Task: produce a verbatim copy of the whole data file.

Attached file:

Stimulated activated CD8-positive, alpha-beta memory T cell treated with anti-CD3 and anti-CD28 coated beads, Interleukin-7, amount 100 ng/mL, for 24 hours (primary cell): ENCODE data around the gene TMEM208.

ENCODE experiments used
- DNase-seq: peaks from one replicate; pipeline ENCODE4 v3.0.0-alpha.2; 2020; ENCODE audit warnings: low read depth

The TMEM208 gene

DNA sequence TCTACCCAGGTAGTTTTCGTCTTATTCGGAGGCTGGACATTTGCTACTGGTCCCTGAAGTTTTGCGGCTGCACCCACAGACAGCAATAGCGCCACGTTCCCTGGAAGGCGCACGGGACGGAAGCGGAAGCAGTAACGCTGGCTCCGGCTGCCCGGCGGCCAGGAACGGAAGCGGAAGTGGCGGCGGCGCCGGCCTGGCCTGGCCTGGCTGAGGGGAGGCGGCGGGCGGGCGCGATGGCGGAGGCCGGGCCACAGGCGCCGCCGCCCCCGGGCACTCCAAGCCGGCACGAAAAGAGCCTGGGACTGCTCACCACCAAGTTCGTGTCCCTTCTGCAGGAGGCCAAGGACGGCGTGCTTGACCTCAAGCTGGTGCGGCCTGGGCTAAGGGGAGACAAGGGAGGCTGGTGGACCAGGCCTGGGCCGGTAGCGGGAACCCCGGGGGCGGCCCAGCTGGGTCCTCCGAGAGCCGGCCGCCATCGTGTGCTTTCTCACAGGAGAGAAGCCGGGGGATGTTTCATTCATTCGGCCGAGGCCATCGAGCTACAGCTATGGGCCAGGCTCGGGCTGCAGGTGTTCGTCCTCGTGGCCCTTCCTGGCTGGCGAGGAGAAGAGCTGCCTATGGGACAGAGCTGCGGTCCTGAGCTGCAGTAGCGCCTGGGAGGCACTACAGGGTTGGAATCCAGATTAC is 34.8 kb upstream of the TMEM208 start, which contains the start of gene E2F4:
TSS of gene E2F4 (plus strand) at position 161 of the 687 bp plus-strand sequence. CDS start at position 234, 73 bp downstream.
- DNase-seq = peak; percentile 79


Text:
Stimulated activated CD8-positive, alpha-beta memory T cell treated with anti-CD3 and anti-CD28 coated beads, Interleukin-7, amount 100 ng/mL, for 24 hours (primary cell): ENCODE data around the gene TMEM208.

ENCODE experiments used
- DNase-seq: peaks from one replicate; pipeline ENCODE4 v3.0.0-alpha.2; 2020; ENCODE audit warnings: low read depth

The TMEM208 gene

DNA sequence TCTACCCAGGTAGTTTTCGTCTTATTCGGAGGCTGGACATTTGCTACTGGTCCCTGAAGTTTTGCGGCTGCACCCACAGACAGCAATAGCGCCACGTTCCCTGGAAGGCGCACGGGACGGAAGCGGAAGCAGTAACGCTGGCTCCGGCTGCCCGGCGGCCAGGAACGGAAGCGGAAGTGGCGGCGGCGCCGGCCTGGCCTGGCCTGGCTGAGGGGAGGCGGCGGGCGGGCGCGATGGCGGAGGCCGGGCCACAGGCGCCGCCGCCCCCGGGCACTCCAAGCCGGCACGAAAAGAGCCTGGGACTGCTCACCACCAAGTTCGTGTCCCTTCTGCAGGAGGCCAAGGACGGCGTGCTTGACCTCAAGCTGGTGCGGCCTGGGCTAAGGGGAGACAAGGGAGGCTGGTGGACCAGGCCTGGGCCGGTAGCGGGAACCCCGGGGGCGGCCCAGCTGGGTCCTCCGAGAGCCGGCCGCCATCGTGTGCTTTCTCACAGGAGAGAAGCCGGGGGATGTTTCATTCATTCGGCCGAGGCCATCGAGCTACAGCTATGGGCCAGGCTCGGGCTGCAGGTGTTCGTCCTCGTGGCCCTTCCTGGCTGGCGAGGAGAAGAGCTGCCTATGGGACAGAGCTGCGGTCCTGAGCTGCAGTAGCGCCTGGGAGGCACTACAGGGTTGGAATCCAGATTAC is 34.8 kb upstream of the TMEM208 start, which contains the start of gene E2F4:
TSS of gene E2F4 (plus strand) at position 161 of the 687 bp plus-strand sequence. CDS start at position 234, 73 bp downstream.
- DNase-seq = peak; percentile 79